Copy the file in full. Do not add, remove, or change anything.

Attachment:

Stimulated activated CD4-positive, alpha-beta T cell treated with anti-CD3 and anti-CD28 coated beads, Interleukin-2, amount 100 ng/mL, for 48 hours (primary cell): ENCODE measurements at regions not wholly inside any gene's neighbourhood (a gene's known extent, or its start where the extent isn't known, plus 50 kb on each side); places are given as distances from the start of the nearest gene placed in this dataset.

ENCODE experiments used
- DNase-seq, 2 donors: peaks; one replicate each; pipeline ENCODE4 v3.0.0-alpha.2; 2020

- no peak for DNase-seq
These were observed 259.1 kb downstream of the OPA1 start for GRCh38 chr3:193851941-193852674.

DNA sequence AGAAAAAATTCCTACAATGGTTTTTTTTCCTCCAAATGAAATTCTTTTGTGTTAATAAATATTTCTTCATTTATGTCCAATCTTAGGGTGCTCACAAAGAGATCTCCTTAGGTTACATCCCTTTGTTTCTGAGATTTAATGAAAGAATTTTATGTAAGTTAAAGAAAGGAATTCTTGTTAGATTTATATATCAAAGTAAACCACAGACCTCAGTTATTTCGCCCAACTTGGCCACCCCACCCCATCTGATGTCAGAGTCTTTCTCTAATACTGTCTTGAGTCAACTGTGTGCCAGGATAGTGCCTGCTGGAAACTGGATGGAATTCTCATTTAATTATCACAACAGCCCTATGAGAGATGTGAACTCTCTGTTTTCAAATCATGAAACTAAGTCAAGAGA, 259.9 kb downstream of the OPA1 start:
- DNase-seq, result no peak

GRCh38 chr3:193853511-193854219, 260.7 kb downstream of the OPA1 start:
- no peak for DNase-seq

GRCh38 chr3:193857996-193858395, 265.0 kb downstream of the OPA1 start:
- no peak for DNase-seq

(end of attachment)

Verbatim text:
Stimulated activated CD4-positive, alpha-beta T cell treated with anti-CD3 and anti-CD28 coated beads, Interleukin-2, amount 100 ng/mL, for 48 hours (primary cell): ENCODE measurements at regions not wholly inside any gene's neighbourhood (a gene's known extent, or its start where the extent isn't known, plus 50 kb on each side); places are given as distances from the start of the nearest gene placed in this dataset.

ENCODE experiments used
- DNase-seq, 2 donors: peaks; one replicate each; pipeline ENCODE4 v3.0.0-alpha.2; 2020

- no peak for DNase-seq
These were observed 259.1 kb downstream of the OPA1 start for GRCh38 chr3:193851941-193852674.

DNA sequence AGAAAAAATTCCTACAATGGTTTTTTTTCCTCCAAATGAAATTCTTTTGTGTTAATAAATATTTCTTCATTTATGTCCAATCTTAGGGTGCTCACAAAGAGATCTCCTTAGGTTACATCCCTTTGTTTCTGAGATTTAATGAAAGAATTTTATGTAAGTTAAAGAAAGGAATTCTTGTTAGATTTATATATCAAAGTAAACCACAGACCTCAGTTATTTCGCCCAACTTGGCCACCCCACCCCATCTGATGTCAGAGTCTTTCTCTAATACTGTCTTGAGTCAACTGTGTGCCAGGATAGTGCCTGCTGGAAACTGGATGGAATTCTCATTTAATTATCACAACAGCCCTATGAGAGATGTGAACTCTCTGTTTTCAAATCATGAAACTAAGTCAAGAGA, 259.9 kb downstream of the OPA1 start:
- DNase-seq, result no peak

GRCh38 chr3:193853511-193854219, 260.7 kb downstream of the OPA1 start:
- no peak for DNase-seq

GRCh38 chr3:193857996-193858395, 265.0 kb downstream of the OPA1 start:
- no peak for DNase-seq